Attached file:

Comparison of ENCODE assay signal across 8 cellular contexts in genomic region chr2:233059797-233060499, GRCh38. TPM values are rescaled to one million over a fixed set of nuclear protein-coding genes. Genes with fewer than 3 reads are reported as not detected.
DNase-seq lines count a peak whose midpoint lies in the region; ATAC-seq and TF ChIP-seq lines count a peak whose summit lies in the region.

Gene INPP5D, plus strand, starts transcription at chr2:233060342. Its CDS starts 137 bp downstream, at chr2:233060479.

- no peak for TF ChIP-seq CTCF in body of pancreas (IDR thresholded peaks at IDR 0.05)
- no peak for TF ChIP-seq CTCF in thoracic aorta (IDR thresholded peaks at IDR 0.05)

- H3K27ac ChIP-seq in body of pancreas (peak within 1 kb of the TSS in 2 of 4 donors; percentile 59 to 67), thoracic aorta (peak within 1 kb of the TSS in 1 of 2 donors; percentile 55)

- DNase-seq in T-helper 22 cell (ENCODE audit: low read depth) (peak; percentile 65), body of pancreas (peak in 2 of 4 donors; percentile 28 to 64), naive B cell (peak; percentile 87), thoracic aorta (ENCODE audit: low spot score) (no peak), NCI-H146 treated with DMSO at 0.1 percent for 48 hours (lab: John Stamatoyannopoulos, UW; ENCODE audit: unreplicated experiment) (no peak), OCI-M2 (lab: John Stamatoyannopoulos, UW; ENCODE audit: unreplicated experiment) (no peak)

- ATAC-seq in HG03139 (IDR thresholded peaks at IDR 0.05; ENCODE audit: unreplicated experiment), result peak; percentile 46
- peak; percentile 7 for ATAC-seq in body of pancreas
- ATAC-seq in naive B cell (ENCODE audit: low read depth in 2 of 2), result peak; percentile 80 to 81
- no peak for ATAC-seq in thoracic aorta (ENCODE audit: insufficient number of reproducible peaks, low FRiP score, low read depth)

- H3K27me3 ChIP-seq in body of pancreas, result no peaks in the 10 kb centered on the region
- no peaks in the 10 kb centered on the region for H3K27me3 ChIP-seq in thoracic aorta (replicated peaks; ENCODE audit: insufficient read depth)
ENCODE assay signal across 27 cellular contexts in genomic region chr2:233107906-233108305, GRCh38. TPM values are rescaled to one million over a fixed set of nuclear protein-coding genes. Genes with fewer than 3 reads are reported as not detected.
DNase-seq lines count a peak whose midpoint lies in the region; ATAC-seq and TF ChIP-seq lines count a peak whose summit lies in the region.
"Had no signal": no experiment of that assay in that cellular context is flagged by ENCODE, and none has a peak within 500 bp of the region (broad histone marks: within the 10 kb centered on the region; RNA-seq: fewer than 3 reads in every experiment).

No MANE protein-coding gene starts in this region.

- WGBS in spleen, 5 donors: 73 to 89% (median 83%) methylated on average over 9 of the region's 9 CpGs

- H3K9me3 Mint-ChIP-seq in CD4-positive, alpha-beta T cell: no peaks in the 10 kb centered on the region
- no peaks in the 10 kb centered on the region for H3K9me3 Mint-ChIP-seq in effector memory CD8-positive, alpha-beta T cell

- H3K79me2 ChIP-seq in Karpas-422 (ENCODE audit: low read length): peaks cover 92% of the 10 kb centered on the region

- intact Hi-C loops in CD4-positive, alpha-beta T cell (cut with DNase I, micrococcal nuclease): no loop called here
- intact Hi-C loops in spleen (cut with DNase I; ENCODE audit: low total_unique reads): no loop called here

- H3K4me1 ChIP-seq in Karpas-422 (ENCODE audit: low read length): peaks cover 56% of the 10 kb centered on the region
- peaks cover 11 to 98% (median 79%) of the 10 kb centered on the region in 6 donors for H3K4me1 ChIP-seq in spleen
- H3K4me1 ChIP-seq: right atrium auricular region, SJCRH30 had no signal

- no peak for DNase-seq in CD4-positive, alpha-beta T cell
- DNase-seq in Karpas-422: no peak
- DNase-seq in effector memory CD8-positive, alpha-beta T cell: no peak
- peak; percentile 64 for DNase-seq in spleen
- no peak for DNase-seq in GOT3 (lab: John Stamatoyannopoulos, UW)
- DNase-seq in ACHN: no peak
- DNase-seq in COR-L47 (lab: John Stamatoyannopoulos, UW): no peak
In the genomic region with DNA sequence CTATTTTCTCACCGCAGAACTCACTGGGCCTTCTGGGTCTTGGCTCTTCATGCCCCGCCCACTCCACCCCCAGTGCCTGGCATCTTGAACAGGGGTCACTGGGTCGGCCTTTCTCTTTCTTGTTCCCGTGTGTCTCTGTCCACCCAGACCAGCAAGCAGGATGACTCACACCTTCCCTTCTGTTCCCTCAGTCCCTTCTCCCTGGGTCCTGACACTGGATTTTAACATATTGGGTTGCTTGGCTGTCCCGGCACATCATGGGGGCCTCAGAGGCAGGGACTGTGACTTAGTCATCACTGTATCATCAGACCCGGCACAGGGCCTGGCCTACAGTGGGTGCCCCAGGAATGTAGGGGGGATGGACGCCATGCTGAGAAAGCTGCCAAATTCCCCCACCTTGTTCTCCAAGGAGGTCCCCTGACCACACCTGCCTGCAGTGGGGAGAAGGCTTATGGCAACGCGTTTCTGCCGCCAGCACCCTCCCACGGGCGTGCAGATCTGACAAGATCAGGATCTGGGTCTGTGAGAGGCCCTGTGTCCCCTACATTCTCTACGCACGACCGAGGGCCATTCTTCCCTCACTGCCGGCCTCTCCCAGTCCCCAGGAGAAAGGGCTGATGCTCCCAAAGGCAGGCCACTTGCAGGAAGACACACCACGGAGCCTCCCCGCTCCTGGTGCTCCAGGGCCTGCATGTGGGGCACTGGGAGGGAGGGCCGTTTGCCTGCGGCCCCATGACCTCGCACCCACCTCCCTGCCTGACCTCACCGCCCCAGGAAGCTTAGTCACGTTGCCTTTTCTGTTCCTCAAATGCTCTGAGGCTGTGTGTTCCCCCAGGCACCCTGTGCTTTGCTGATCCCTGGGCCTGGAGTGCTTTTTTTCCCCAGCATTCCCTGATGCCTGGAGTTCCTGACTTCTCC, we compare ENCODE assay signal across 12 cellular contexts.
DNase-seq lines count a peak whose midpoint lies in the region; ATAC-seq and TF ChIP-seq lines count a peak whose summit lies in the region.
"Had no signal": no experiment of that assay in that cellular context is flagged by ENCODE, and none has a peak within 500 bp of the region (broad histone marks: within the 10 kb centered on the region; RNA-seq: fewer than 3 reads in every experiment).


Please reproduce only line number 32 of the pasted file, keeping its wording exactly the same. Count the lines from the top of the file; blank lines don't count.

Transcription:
- DNase-seq in ACHN: no peak